Monday, November 24, 2008

Event Review: Daniel Bell Underground at The Compound

Friday night the boyfriend and I fired up the Element and went adventuring into the wastelands of Bayview in search of a dirt road with a gate at the end, and beyond that gate, the promise of a very groovy night with legend Daniel Bell providing an eight-hour soundtrack. What we eventually found was not only a great night of truly deep techno with a Detroit master, but one of those legendary underground spaces that are fast disappearing from the San Francisco scene.

The party, produced by Kontrol, was at The Compound, a space perhaps best known among techno scenesters for its 16-speaker surround system. When you read that you probably think, “oh, yeah, big deal, sounds like a gimmick,” but once you’ve heard what music sounds like on that system, it makes you realize just how shitty every other club in this city is. It’s a small space that felt crowded with a hundred black-clad techno kids bobbing around in it, but as it filled up, the sound never seemed to get louder, even though every element, from the lowest bass to the highest treble, sounded absolutely clear and distinct. After going to clubs like Mighty, where the sonic philosophy is founded on pure brute force that leaves you feeling dazed and deafened, it was a relief to hear techno on a system that was designed for sonic subtlety and nuance. Bell was set up in the middle of the geodesic dome-like space, and one thing that I noticed almost immediately was that he didn’t have any monitors. Looking up we saw two monitors that were flown from the ceiling, and that’s all he needed, even with a crowd around him. The sound was so perfectly tailored to the space, it didn’t matter where you stood, and I had a hallucinatory moment when I thought that the music and the space were simultaneously giving shape to each other.

The same care and subtlety that went into the sound design of The Compound could also be found in Bell’s set. It’s been a while since I’ve been to a party where the DJ had enough time in their set to develop a true progression of mood. When we first arrived around 11 there weren’t that many other people in the space, and Bell was playing some fairly easy-going deep techno that was flavored with a little house, just the thing to help you unwind a bit. By the time we left around 2.30 he was eliciting whoops, but it wasn’t like he’d switched over to bangers; instead he had lifted the energy of the room subtlely, still playing minimal and deep sounds, and still making smooth mixes with little in the way of knob-twisting theatrics. It was one of the most mature, confident sets of techno I’ve heard in a long time, where the most minimal DJ intervention could have maximal effect.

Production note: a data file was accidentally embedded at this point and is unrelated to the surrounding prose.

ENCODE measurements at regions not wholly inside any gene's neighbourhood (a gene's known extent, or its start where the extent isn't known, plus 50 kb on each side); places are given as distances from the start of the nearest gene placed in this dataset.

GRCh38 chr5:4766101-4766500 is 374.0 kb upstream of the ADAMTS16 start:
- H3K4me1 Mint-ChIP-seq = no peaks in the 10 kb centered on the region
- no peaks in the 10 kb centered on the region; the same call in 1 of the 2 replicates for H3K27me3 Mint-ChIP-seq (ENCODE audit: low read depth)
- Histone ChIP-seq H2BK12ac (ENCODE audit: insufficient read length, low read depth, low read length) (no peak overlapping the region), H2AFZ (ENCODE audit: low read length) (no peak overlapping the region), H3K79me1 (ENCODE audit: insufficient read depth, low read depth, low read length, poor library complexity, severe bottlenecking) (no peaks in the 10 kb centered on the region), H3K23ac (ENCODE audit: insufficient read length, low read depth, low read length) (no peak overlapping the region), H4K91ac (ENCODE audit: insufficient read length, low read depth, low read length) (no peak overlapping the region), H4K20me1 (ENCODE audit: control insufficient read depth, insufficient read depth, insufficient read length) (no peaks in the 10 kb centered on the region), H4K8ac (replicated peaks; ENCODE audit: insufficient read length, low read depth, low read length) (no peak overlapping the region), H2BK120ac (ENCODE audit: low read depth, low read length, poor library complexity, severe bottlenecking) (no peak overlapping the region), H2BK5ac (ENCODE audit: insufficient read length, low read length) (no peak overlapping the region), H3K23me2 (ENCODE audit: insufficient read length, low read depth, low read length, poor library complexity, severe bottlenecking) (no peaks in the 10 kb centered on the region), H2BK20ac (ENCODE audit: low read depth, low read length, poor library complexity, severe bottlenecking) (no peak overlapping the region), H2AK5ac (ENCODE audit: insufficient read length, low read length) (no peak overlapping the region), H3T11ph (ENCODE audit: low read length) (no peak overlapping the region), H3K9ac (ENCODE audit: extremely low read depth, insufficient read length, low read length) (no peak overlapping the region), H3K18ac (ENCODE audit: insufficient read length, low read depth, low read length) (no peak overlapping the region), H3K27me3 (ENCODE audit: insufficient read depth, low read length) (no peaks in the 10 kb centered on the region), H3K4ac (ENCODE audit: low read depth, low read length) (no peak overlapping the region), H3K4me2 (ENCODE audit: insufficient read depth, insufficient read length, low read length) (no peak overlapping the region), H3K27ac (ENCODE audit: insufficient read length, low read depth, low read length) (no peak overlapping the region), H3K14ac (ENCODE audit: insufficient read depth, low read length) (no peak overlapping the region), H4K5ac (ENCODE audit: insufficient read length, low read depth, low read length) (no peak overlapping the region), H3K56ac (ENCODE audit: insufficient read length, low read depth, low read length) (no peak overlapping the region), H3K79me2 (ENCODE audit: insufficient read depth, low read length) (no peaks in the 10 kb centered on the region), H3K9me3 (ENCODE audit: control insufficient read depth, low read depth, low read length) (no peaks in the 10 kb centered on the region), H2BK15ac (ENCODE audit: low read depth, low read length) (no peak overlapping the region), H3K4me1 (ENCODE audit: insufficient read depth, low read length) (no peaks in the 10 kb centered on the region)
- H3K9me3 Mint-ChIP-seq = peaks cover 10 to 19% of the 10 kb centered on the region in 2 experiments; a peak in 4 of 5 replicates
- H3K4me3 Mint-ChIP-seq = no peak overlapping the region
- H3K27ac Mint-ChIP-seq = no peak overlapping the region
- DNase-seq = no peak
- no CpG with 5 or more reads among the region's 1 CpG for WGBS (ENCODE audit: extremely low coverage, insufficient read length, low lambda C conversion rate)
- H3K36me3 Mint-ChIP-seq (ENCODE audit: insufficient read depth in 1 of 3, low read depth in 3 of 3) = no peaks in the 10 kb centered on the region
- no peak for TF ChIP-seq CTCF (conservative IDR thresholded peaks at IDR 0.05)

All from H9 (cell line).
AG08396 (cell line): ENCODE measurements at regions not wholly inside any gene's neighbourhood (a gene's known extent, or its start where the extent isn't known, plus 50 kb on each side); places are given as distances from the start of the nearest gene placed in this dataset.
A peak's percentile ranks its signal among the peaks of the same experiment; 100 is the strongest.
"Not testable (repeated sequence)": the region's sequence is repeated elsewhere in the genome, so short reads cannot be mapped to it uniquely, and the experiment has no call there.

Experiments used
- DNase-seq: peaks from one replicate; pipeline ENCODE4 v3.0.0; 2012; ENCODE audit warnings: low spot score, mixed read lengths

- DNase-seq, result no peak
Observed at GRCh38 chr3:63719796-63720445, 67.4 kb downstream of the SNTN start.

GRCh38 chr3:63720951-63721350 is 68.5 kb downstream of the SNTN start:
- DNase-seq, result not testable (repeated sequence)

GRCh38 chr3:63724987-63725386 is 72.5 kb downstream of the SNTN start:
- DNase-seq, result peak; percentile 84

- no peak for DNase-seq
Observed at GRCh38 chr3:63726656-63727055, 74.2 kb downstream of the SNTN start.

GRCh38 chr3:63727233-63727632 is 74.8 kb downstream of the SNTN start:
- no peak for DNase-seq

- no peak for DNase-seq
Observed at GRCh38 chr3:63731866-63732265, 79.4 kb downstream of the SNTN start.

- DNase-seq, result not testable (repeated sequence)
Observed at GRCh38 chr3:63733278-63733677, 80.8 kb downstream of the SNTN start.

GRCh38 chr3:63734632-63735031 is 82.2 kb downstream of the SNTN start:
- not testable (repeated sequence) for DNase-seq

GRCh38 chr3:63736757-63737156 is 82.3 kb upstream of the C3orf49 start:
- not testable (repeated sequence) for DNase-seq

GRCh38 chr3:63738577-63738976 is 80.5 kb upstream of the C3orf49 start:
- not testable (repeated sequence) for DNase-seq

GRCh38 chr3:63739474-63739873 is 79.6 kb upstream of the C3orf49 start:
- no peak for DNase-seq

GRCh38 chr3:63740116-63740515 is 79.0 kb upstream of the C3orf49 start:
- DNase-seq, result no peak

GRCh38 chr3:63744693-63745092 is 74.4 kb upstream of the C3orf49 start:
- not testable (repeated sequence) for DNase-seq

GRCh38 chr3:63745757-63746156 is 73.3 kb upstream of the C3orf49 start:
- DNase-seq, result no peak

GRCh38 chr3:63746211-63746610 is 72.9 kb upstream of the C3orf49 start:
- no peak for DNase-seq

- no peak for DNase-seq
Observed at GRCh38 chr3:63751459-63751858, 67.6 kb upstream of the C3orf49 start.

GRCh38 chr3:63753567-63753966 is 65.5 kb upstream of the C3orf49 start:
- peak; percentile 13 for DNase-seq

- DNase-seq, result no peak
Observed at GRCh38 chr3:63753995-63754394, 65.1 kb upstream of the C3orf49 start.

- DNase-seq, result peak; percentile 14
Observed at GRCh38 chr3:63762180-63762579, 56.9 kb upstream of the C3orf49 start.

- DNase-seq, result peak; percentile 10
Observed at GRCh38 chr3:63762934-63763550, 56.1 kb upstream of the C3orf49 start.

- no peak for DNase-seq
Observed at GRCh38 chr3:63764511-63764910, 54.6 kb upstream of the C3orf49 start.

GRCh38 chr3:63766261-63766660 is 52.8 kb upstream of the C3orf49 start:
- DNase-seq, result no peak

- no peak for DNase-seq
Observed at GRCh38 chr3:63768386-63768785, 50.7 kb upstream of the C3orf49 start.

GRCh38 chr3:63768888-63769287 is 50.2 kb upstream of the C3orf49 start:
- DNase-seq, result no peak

Of course, one of the best things about underground parties is the crowd; it takes real connection to the scene, and often some degree of effort, to find yourself at one of these events, so there’s a pretty strong process of selection at work before anybody even shows up. The only folks the boyfriend and I knew were Monica and Tom Kat, but that didn’t stop us from having conversations with the guy who helped us park (who thought the boyfriend looked like “a wise guy” in his black hat, black sport coat, and white hoodie), one of the sound guys, and even two guys who disagreed with us over whether or not playing a snippet of the Booka Shade remix of Laurie Anderson’s “O Superman” was trite (we didn’t think it was). It was kind of a strange moment, which, literally disagreeable as it was, still meant we were among people who took the music, the DJing, and the whole vibe seriously. Given that most of my party experience in the recent past has been more about the scene than the music, it was nice to be among fellow heads for a while. It was, in fact, enough to make me wish I’d had the stamina, or at least the stimulants, to get me through the entirety of the night.

The Compound’s days are numbered; it’s in Added Area B, Parcel 1 of the Bayview Re-development plan that was passed back in June, so its likely fate is at the hands of a bulldozer driver. Losing that space will be yet another significant set-back in the development of our nascent techno scene, so let’s enjoy it, and the ideas and connections it fosters, while we can.

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